Why Size Matters

These are the smallest exoplanets found in a habitable zone.  

Lisa Kaltenegger of the Max Planck Institute for Astronomy in Heidelberg, Germany, says scientific models indicate that planets about this size could have water.

"The fascinating idea is that maybe we've actually found the first ocean planets, the first water worlds out there, and what it just shows you is the diversity that we're discovering out there," she said.  "And let me say that we only have the radius, so what we infer from the models is very exciting but always has to be taken a little bit with a grain of salt."    

Kepler-69

Thomas Barclay, a Kepler scientist at the Bay Area Environmental Research Institute in California, is most excited about the discovery of a planet in another system -- Kepler 69.  He says Kepler-69c is a planet 70-percent bigger than Earth that orbits a sun-like star, and it's just on the edge of the habitable zone.

"The habitable zone is a region between fire and ice.  Well, this is orbiting closer to the fire than the ice," he said.  "We consider this perhaps to be more of a super-Venus than a super-Earth, perhaps."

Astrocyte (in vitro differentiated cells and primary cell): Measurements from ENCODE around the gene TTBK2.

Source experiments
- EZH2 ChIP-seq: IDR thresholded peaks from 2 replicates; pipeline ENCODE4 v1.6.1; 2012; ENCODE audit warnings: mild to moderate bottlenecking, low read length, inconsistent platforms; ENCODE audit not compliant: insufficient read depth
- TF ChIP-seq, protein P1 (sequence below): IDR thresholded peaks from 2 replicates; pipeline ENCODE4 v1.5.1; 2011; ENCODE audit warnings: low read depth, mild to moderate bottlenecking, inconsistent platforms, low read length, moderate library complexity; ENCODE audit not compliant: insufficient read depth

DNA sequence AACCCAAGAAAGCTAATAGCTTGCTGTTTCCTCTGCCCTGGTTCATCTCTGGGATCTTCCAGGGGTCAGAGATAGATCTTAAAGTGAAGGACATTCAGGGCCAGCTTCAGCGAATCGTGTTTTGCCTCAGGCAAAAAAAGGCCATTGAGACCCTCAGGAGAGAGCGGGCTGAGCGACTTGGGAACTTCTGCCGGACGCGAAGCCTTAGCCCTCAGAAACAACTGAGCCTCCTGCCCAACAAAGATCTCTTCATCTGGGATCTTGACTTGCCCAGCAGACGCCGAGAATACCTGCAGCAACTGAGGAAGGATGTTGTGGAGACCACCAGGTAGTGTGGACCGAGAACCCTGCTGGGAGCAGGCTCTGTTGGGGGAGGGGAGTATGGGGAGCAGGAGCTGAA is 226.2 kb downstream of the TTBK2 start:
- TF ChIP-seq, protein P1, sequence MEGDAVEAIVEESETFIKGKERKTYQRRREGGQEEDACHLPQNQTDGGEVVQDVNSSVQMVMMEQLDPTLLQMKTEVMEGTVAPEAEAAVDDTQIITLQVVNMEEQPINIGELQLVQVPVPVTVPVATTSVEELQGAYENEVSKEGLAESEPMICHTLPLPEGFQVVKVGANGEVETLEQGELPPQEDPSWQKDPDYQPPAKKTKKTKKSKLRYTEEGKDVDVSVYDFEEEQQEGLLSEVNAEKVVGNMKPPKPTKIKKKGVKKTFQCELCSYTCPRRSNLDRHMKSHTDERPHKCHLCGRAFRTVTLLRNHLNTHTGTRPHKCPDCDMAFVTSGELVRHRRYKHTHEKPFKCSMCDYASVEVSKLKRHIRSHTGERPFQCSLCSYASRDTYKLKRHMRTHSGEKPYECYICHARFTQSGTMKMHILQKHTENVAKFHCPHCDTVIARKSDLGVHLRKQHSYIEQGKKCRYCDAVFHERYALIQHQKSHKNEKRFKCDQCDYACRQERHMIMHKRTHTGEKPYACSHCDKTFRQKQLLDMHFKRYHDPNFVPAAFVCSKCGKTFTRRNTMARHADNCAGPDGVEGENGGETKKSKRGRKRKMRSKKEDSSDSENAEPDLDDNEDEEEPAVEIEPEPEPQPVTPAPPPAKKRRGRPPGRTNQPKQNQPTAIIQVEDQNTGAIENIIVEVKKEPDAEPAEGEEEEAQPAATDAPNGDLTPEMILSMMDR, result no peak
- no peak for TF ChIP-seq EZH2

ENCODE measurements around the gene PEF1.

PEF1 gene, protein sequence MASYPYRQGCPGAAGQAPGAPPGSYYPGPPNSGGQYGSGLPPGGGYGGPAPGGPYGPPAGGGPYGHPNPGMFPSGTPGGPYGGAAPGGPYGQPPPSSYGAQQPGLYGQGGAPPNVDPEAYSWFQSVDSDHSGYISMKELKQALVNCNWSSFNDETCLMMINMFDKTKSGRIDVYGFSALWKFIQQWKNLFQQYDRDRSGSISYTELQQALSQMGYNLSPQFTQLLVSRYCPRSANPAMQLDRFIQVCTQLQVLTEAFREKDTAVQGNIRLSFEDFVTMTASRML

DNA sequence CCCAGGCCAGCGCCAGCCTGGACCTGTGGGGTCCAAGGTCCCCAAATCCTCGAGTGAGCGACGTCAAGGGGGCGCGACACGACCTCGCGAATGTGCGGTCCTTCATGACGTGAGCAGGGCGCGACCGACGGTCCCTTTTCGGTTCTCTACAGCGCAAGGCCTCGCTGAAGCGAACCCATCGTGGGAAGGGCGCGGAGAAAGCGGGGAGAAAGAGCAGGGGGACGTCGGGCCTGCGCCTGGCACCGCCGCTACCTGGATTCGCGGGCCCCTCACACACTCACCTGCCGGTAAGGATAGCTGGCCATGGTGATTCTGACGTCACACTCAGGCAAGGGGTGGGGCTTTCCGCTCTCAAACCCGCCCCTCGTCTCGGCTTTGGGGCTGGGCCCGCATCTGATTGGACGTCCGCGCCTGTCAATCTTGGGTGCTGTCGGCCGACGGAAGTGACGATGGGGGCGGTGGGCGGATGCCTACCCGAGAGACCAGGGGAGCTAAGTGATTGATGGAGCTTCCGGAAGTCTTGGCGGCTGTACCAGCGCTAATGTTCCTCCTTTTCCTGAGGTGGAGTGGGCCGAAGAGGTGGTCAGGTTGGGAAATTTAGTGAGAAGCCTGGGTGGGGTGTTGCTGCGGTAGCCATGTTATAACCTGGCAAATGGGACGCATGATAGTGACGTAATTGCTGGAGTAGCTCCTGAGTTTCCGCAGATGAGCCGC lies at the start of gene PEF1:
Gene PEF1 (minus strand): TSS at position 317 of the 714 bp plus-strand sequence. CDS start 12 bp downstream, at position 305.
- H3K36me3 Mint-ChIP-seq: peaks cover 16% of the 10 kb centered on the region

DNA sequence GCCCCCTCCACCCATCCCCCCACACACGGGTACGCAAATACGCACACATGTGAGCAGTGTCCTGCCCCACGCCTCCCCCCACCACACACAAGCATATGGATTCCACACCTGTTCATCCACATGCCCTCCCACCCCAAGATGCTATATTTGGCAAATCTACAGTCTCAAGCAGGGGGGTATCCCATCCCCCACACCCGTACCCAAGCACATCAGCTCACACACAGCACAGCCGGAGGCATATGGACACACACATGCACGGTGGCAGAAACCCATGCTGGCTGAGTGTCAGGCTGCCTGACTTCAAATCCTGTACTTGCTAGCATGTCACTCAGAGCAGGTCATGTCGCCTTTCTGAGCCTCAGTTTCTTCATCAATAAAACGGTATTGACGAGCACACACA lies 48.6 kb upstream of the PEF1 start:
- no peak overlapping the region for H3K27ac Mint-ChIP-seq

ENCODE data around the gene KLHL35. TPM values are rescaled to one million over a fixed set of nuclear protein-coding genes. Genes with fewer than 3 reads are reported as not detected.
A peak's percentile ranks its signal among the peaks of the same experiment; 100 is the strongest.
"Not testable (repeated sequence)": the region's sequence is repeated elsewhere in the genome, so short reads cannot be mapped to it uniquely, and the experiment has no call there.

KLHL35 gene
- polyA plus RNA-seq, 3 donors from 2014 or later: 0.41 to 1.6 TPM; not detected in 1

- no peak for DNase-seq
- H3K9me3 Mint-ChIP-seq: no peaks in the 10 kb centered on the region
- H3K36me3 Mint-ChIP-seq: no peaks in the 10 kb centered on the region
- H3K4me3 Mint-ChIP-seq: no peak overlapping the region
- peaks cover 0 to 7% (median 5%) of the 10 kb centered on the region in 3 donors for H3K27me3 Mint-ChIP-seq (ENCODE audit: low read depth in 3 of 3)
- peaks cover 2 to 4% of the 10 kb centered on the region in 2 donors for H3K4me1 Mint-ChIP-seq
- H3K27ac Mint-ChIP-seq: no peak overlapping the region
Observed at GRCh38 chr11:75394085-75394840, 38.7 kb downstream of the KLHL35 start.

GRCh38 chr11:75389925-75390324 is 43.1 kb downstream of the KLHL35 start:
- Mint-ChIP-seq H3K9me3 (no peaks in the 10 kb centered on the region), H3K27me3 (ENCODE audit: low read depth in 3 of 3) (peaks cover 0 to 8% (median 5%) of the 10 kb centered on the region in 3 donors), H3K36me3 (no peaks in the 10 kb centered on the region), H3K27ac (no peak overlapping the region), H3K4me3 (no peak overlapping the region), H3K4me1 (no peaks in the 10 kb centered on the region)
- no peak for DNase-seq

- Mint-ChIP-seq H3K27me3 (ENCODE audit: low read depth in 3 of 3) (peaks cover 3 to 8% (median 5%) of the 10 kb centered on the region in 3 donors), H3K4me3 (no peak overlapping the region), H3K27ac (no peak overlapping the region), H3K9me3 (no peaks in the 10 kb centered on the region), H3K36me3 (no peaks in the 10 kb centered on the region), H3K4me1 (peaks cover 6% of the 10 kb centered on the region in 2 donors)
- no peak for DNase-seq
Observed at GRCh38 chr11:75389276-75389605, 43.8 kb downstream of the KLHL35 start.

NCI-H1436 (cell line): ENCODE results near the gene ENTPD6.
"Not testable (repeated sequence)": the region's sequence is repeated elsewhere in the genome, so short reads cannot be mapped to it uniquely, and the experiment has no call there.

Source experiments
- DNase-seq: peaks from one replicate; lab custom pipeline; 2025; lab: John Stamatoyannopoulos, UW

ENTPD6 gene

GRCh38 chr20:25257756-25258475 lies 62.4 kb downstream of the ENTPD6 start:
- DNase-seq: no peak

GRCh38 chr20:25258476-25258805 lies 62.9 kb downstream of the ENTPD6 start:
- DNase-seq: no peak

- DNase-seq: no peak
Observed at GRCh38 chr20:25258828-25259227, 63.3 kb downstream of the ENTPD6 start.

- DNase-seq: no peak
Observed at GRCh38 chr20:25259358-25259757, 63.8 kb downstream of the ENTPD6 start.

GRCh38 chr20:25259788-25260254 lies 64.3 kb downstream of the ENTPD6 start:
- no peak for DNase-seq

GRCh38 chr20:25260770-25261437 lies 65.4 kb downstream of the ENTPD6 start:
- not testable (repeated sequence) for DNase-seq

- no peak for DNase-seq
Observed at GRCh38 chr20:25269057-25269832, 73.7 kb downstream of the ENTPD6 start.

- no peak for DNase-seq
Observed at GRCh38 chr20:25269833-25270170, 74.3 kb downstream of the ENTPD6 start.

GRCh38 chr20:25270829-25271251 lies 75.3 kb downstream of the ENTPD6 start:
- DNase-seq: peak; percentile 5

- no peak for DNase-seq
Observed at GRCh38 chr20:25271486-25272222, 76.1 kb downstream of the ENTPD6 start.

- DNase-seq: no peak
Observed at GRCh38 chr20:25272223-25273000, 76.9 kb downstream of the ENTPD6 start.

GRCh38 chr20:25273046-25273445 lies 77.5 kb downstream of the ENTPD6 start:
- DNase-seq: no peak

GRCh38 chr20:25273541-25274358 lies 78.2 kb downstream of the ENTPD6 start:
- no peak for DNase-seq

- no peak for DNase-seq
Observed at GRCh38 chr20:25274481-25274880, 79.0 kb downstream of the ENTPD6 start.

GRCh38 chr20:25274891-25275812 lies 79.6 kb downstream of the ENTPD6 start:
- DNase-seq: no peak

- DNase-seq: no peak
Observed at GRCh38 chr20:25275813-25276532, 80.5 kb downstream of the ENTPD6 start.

Kepler Space Telescope

The Kepler space telescope explores the structure and diversity of planetary systems.  It finds planets by looking for tiny dips in the brightness of a star that occur when a planet crosses in front of it.  

Kepler was launched in 2009, and it has found more than 100 planets.

You May Like

Analyst: Joint-Arab Military Force Poses Perilous Challenge

Although international forces are desperately needed to counter the threat of the Islamic State group, analysts say conflicting alliances could escalate fighting More

Asia’s Middle Class Changes Demand for Wheat Grain Exporters

Changes in tastes and diets are boon for wheat exporters such as Australia and the United States More

S. African Comedian Taking Over Popular TV Show

Mixed-race comedian Trevor Noah, who is loved for his edgy jibes about race and language, is taking the helm from Jon Stewart at The Daily Show in US More